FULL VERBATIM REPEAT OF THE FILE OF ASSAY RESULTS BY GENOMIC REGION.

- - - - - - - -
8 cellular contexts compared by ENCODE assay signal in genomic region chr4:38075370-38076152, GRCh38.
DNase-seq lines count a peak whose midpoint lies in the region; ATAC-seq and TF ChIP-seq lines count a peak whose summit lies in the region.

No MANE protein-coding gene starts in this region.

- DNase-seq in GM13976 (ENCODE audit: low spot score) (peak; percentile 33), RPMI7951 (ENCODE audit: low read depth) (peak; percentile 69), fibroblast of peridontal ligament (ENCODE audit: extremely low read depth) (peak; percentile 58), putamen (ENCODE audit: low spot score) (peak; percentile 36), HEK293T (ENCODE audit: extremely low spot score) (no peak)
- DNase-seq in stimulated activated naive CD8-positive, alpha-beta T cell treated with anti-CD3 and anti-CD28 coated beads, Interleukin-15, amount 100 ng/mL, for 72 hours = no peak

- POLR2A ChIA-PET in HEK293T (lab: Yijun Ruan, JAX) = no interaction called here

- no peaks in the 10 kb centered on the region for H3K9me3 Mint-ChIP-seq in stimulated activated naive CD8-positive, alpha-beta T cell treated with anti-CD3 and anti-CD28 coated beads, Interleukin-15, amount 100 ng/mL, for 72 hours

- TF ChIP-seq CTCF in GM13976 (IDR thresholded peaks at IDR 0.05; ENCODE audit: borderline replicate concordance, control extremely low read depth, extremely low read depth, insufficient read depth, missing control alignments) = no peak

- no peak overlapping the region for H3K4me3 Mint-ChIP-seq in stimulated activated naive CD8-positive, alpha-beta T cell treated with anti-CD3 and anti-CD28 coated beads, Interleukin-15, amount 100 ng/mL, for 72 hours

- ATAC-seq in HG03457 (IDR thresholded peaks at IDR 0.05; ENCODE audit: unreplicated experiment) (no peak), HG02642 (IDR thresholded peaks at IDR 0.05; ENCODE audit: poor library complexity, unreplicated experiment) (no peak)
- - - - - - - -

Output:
8 cellular contexts compared by ENCODE assay signal in genomic region chr4:38075370-38076152, GRCh38.
DNase-seq lines count a peak whose midpoint lies in the region; ATAC-seq and TF ChIP-seq lines count a peak whose summit lies in the region.

No MANE protein-coding gene starts in this region.

- DNase-seq in GM13976 (ENCODE audit: low spot score) (peak; percentile 33), RPMI7951 (ENCODE audit: low read depth) (peak; percentile 69), fibroblast of peridontal ligament (ENCODE audit: extremely low read depth) (peak; percentile 58), putamen (ENCODE audit: low spot score) (peak; percentile 36), HEK293T (ENCODE audit: extremely low spot score) (no peak)
- DNase-seq in stimulated activated naive CD8-positive, alpha-beta T cell treated with anti-CD3 and anti-CD28 coated beads, Interleukin-15, amount 100 ng/mL, for 72 hours = no peak

- POLR2A ChIA-PET in HEK293T (lab: Yijun Ruan, JAX) = no interaction called here

- no peaks in the 10 kb centered on the region for H3K9me3 Mint-ChIP-seq in stimulated activated naive CD8-positive, alpha-beta T cell treated with anti-CD3 and anti-CD28 coated beads, Interleukin-15, amount 100 ng/mL, for 72 hours

- TF ChIP-seq CTCF in GM13976 (IDR thresholded peaks at IDR 0.05; ENCODE audit: borderline replicate concordance, control extremely low read depth, extremely low read depth, insufficient read depth, missing control alignments) = no peak

- no peak overlapping the region for H3K4me3 Mint-ChIP-seq in stimulated activated naive CD8-positive, alpha-beta T cell treated with anti-CD3 and anti-CD28 coated beads, Interleukin-15, amount 100 ng/mL, for 72 hours

- ATAC-seq in HG03457 (IDR thresholded peaks at IDR 0.05; ENCODE audit: unreplicated experiment) (no peak), HG02642 (IDR thresholded peaks at IDR 0.05; ENCODE audit: poor library complexity, unreplicated experiment) (no peak)